Elitch’s haunts may not be the most hard-hitting we see all year, and they might not score fantastically well on our rubric all the time, but I will say this for them: every year I come here, I see some unique piece of innovation that I’ve never seen anywhere else before and probably never will again when I leave. Elitch’s is the first location I ever saw with an actor inside its claustrophobia bags, the first that ever gave me my own flashlight to explore with, and now, this year, the only location to put me in a pitch black haunt with only a rope to guide me.
Within a couple of rooms, the light totally vanishes, leaving you stumbling around in the absolute, “can’t see your hand in front of your face”-level darkness, hanging on to a rope high above your head as your only means of getting around.
It’s a bit difficult to know what to say, because so many conventions are broken here that our normal scoring model has to adapt a bit. The sets and effects are very sparse, but we only opted to rate the few things we could see as to how effective they were, rather than mark the haunt down for the lack of sets in the pitch blackness. The distinction, we thought, was that in this case, the haunt set out to do what it intended to do, rather than being found guilty of just sort of throwing something together at the last moment.
The actors were pretty intense coming at us out of the darkness, but there was little to no dialogue in their interactions with us, so at this point the most I can do is give them due credit for being able to locate us in the pitch blackness, time after time without missing anything.
There are places in the haunt where the rope just disappear into the ceiling and you have no choice but to make your way on alone, and after that’s done with, you’d be surprised just how happy you will be to see your old friend the rope again, like a dog greeting its owner after a long day at work. Thank you, rope, for being here for me! Only you understand me, rope. I thought you were dead, I don’t know how anything works!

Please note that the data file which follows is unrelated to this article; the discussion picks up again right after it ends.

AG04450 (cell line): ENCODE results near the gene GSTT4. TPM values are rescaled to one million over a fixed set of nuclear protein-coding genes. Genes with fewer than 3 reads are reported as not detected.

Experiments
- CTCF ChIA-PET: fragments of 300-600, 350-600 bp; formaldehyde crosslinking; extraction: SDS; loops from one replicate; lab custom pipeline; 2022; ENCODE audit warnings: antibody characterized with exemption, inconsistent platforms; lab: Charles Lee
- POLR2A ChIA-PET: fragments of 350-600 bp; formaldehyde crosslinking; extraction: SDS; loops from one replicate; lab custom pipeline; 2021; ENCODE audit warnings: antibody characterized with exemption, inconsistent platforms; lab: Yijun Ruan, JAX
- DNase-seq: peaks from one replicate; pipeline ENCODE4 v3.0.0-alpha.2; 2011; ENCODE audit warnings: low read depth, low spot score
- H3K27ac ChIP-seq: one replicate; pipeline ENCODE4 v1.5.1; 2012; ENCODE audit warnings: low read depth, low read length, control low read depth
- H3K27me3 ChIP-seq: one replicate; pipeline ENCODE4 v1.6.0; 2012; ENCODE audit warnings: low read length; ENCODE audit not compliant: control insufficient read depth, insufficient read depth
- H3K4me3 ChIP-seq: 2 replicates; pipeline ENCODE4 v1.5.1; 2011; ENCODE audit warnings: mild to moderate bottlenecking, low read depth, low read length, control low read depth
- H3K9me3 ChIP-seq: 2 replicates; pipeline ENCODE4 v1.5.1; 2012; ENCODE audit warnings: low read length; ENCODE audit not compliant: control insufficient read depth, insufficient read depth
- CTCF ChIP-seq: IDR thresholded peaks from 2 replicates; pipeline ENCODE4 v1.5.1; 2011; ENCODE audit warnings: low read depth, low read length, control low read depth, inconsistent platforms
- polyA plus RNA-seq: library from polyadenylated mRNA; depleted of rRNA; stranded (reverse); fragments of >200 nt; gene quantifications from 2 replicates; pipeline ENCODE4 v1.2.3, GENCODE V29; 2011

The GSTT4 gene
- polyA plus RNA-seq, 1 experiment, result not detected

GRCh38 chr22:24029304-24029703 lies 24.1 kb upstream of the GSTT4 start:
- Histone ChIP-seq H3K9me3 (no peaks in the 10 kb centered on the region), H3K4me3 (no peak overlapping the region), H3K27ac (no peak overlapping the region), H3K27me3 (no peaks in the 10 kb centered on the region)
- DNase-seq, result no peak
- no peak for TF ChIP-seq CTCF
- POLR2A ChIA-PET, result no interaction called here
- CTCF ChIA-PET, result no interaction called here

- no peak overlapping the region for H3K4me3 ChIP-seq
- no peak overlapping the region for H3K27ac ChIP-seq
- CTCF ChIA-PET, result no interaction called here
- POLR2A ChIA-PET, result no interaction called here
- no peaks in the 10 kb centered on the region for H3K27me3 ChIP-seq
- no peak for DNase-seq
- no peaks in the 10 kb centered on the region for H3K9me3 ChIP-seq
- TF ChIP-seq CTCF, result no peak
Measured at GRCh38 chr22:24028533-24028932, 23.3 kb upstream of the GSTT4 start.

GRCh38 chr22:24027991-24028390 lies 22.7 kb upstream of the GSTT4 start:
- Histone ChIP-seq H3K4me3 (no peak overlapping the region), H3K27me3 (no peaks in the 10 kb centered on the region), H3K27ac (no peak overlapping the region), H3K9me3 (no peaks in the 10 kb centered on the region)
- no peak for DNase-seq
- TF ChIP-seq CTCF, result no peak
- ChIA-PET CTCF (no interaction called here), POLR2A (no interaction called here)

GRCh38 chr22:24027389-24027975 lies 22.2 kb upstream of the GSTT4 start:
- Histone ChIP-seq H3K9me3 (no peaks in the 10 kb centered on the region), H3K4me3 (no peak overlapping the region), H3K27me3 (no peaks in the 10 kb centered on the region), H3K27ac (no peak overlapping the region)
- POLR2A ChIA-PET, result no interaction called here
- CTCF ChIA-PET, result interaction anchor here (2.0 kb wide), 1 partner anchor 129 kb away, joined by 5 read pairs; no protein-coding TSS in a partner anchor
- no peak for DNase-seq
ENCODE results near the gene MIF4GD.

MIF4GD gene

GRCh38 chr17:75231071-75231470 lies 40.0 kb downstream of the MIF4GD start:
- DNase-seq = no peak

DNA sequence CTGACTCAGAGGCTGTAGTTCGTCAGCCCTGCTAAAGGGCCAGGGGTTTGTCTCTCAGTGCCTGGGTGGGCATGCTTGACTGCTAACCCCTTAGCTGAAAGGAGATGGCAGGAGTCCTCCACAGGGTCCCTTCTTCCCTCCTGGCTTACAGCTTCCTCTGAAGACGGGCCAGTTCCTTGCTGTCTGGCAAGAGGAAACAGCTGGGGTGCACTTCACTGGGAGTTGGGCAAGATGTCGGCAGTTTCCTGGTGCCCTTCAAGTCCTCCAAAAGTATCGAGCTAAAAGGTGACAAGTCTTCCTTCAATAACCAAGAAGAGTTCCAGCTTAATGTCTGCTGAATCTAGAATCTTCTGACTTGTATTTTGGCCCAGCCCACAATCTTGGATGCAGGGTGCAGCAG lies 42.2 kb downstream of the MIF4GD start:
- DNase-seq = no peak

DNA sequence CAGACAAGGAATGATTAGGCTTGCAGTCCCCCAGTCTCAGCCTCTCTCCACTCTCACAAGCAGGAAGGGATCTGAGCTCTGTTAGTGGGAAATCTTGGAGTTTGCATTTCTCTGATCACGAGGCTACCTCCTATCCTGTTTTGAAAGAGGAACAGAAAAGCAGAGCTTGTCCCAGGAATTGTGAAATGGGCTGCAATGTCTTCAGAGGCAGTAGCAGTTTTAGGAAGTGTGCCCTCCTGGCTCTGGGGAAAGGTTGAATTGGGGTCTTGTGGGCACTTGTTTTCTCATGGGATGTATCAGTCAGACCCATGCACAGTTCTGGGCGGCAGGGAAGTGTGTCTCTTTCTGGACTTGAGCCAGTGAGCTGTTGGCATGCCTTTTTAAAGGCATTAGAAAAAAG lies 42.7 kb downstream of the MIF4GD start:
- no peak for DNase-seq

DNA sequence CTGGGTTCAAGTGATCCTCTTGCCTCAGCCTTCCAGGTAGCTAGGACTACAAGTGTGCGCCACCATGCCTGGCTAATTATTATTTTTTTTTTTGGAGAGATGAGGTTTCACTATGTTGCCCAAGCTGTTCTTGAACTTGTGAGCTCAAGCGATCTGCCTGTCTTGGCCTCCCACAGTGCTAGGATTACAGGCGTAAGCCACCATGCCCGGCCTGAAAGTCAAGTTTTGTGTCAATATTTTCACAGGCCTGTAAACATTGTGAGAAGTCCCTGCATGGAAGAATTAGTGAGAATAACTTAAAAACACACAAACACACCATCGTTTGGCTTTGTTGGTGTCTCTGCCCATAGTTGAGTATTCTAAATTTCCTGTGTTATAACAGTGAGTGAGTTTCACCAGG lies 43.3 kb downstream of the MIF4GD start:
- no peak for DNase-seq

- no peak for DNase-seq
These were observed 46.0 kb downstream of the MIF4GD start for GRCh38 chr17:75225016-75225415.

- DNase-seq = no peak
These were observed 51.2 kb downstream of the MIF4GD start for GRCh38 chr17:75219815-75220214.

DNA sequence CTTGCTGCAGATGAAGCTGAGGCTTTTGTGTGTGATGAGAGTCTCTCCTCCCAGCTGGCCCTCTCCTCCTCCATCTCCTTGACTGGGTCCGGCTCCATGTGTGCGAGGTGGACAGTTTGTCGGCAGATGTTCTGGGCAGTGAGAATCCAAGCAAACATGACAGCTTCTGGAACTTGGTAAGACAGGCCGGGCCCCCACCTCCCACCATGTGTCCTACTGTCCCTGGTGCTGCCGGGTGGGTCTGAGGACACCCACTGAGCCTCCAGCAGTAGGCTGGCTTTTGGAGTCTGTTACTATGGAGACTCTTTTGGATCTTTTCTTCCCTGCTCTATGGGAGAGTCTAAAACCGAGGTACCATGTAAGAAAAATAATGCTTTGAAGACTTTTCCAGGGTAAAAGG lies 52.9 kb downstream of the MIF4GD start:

It just goes to show you, there’s something for everyone, and even if you don’t find It right away, it’s worth looking somewhere else until you do find it.
Larger groups than normal can enter the haunt at a time because of the darkness and the rope factor, so the odds are pretty good that you’ll end up coming out with someone other than who you went in with, but that’s all part of the fun. Be prepared to get to know some strangers the best way possible – in the dark!
That… didn’t sound right.
Pros: Unique, Psychologically unsettling, good pacing is basically forced
Cons: Is a little sparse, without the rope mechanic it’d be done in five minutes
Review coming soon!
Elitch Gardens is one of the many exciting places to visit in Denver, but becomes even more of a thrill ride once October hits. This amusement park has 3 attractions total, not including the plethora of rides that are available at any time of the night or day. Walking into the amusement side, I see lots of zombies roaming around and terrorizing the patrons. This year really ramped up the game at the entrance, cause right away, I felt like I was in a haunted house. The stores were decked out to match the aroma of the dead along with the store names to flow with the theme. I could tell there was a lot of work put into building the outdoor facade. It was very well detailed with tombstones, fog, gravel and fencing and so much more! Great start to the night.